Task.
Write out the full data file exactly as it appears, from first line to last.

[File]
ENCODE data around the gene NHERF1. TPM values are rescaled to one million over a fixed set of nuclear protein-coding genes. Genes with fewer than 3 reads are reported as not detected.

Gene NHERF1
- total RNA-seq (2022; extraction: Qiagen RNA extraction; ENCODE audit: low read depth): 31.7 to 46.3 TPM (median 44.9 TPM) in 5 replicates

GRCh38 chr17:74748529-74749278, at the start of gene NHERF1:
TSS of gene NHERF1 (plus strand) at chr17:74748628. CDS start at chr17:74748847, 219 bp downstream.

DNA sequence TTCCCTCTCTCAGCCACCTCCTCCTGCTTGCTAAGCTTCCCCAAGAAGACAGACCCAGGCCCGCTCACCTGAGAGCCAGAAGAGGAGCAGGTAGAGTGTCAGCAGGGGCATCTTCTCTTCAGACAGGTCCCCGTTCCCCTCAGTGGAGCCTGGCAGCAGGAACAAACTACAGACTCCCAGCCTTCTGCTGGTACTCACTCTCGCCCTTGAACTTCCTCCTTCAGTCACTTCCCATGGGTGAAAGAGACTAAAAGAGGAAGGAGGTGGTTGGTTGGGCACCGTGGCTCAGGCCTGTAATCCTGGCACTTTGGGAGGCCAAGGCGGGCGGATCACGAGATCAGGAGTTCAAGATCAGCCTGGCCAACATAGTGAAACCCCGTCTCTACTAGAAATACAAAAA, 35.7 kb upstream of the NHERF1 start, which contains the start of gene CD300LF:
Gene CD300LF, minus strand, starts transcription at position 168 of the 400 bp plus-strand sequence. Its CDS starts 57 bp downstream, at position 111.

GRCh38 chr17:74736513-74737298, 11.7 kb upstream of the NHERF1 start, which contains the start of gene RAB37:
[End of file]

ENCODE data around the gene NHERF1. TPM values are rescaled to one million over a fixed set of nuclear protein-coding genes. Genes with fewer than 3 reads are reported as not detected.

Gene NHERF1
- total RNA-seq (2022; extraction: Qiagen RNA extraction; ENCODE audit: low read depth): 31.7 to 46.3 TPM (median 44.9 TPM) in 5 replicates

GRCh38 chr17:74748529-74749278, at the start of gene NHERF1:
TSS of gene NHERF1 (plus strand) at chr17:74748628. CDS start at chr17:74748847, 219 bp downstream.

DNA sequence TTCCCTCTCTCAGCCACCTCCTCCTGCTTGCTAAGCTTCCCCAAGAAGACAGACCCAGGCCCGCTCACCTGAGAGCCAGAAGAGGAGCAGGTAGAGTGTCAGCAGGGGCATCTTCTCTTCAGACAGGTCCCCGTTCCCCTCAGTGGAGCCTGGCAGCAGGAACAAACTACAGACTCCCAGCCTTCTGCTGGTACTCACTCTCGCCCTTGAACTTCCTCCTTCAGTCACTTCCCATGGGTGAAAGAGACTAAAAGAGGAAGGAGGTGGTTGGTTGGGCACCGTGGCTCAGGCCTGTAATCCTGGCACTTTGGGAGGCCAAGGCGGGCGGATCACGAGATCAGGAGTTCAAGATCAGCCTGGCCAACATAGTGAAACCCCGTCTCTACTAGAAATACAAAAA, 35.7 kb upstream of the NHERF1 start, which contains the start of gene CD300LF:
Gene CD300LF, minus strand, starts transcription at position 168 of the 400 bp plus-strand sequence. Its CDS starts 57 bp downstream, at position 111.

GRCh38 chr17:74736513-74737298, 11.7 kb upstream of the NHERF1 start, which contains the start of gene RAB37: